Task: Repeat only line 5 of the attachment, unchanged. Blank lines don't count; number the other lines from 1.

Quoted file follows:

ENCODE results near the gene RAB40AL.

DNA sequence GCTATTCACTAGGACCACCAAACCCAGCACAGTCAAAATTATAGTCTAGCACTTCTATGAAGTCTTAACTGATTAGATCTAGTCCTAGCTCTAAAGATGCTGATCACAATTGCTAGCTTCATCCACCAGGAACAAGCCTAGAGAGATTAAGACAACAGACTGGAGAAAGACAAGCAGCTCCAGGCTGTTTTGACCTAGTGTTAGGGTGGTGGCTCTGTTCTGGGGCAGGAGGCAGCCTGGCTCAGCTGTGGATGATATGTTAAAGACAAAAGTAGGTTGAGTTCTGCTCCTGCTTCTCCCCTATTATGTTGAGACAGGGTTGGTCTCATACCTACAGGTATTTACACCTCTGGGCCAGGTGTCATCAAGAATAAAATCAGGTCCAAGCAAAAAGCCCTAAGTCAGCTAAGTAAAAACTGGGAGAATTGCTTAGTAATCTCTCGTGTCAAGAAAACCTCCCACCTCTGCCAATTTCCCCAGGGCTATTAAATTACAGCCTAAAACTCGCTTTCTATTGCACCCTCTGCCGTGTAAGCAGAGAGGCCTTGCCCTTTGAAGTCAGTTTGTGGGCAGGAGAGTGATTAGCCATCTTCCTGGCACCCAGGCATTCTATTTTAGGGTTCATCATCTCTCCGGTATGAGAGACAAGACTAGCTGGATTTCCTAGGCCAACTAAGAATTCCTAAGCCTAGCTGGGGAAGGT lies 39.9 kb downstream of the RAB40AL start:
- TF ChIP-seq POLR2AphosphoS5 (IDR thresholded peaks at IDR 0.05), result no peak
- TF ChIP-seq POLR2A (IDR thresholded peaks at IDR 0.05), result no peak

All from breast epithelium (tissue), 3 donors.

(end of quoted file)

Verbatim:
All from breast epithelium (tissue), 3 donors.